There’s a clearly established perception about the Concacaf Gold Cup: Mexico and the United States are the odds-on favorites to win it in any given year.

The two giants have won 17 editions of the region’s championship event all-time; no one else has won more than three (that’s Costa Rica in a distant third). El Tri and the Yanks have faced off in six of the tournament's 15 finals – and four of the past seven – in its modern incarnation dating back to 1991, and only one of those 15 finals has featured neither of the two nations.

But pundits are shading a clear advantage to Mexico in this year’s tournament. That’s chiefly driven by manager Gerardo “Tata” Martino having picked a mostly full-strength roster, compared to his US counterpart Gregg Berhalter giving several of his European-based stars like Weston McKennie and Christian Pulisic a break ahead of the intense World Cup qualifying schedule that awaits in the coming months.

The USMNT maintain there is zero deviation from their program’s usual expectations for this event.

“That's the objective from day one,” declared Berhalter in Saturday night’s press conference ahead of his team’s opening match vs. Haiti at Children’s Mercy Park in Kansas City Sunday (8:30 pm ET | FS1, Univision, TUDN). “We're focused on competing to win this trophy. On August 1 we want to be playing in the final and that night we want to be winning.

“We know it's a difficult task, we know there's some good teams in this tournament and we don't want to disrespect any of the teams in the tournament. But for us it's about taking it game by game, putting in everything we’ve got into that game and then moving on to the next one. We think we have a really talented group, it's a young group, for sure. But there's some talent here.”

The USMNT don’t seem to mind being labeled as underdogs.

“In truth, I think it’s good,” winger Paul Arriola said in a Spanish-language response to a question about the matter. “For me it’s better that people say that we are not favorites. For us I think there’s not much much pressure in this case, if not we are not the favorites. But I can say that every person in this camp here with us thinks that we have to win it.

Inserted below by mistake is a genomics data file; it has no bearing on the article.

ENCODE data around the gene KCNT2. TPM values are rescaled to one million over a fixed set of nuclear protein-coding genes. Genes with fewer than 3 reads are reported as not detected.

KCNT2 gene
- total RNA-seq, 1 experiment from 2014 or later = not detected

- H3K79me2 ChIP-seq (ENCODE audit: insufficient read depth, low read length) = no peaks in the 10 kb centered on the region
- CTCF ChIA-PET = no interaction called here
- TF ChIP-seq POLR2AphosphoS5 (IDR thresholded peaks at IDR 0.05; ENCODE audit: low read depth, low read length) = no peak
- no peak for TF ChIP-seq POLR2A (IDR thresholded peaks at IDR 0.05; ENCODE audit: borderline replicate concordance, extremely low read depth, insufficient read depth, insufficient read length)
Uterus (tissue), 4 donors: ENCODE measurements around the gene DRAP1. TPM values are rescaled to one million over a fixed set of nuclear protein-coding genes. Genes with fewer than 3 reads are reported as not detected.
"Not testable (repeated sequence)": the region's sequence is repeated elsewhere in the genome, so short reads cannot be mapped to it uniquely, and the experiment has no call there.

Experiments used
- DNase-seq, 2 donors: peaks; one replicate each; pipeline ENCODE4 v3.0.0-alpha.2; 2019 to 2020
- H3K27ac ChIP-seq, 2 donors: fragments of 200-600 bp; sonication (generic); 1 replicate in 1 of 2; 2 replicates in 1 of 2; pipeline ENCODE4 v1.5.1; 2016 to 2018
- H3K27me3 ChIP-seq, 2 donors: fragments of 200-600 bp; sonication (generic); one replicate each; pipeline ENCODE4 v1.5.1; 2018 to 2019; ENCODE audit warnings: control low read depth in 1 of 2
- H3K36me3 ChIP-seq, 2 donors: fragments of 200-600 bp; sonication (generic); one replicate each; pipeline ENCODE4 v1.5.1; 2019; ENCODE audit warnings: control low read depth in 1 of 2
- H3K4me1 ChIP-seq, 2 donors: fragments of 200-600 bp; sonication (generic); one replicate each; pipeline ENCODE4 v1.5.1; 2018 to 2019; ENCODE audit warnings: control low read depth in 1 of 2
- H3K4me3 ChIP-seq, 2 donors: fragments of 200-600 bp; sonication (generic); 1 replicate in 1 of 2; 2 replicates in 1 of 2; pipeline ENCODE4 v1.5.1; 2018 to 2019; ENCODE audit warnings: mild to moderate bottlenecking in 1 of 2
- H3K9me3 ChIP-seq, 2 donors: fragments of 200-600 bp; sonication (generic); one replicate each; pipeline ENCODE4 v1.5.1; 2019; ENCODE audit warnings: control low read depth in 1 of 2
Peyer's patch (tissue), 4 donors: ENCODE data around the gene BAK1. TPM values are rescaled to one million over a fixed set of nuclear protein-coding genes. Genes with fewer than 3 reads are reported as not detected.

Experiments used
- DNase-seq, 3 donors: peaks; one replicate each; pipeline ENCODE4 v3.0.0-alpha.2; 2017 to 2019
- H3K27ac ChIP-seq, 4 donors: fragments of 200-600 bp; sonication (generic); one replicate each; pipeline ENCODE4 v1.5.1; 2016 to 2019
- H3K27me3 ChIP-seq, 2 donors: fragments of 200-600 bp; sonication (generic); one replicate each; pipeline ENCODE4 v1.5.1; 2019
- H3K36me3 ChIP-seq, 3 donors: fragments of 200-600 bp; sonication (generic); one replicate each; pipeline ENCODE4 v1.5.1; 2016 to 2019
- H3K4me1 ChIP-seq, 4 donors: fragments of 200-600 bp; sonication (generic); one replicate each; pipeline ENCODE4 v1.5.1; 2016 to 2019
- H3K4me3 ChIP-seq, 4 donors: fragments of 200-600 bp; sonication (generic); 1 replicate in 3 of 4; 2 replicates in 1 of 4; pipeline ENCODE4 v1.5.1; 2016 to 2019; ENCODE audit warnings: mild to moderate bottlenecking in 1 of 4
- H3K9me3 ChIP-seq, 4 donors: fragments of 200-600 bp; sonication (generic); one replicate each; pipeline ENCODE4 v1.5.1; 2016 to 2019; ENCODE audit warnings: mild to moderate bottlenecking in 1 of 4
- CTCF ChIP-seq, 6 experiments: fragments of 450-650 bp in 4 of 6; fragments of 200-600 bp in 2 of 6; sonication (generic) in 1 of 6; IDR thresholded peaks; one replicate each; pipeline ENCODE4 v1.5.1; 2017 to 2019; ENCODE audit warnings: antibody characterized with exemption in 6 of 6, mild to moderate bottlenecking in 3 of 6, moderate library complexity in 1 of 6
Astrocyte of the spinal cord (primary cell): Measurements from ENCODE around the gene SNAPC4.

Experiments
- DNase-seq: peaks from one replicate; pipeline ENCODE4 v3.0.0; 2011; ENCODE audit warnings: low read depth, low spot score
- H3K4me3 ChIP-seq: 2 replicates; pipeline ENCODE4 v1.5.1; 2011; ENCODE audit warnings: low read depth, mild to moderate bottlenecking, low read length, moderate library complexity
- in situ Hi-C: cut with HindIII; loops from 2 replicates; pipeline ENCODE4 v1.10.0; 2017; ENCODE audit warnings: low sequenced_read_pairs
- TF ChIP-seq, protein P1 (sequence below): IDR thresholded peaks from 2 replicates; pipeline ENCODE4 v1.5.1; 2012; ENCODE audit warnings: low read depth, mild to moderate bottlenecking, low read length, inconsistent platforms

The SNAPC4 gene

“That’s why we are here: to win the Gold Cup, to get revenge against Mexico for the last Gold Cup.”

Martino led El Tri to a narrow 1-0 win over the US in the 2019 final, a second-half winner from LA Galaxy midfielder Jona dos Santos the difference in a tight affair at Chicago’s Soldier Field. Returning to the final remains the baseline for this year’s USMNT, a predominantly MLS-based squad with less international experience than the side that won Concacaf Nations League last month, but ample hunger to prove itself both collectively and individually.

“There's an expectation of this program when we step out onto the field at the Gold Cup,” the New England Revolution’s Matt Turner, who looks likely to be the starter in goal, said on Friday. “We expect to make it to the final, reach the final and challenge for the trophy. So I think that expectation has been crystal clear from the higher-ups like Gregg, and that's what this group is working towards.”

Berhalter dismissed the suggestion that Mexico elevated the importance of the Gold Cup in the wake of their dramatic 3-2 CNL extra-time loss to the USMNT on June 6.

“All these coaches have a plan. So Tata, there's no chance that he reacted to a loss in the Nations League and said, ‘Hold on, we need to get this group together,’” said Berhalter. “They have a plan of how they want to develop their squad for World Cup qualifying, and so do we. Our plan involves using a different roster in this tournament, and that's fine. We see this as a great opportunity for very good players to compete for a Gold Cup title.”

That starts with dispatching Haiti, a mercurial, but talented side the US sound wary of in their opener.

“Haiti is an interesting team,” said Berhalter. “They have good attacking players, physical attacking players who are really dangerous inside the penalty box on crosses. They're not afraid to have direct play, get the ball to the big striker, move off of him. It will be a challenge; athletic team, athletic in the back, athletic in midfield.”

The Group B draw – combined with the expanded Gold Cup format in which only the top two finishers in each group advance to the knockout phases – gives the Yanks less margin for error than many past editions. Group-stage opponents El Salvador and Canada are also expected to pose some difficult questions for the hosts.

“It's no secret, it's a little bit more of a challenging group than some of the other ones,” said Turner, espousing the traditional ‘one game at a time’ mantra. “Haiti’s a team that took Mexico to extratime in the last Gold Cup. So yeah, it's going to be intense, but I think everybody here is up for the challenge.”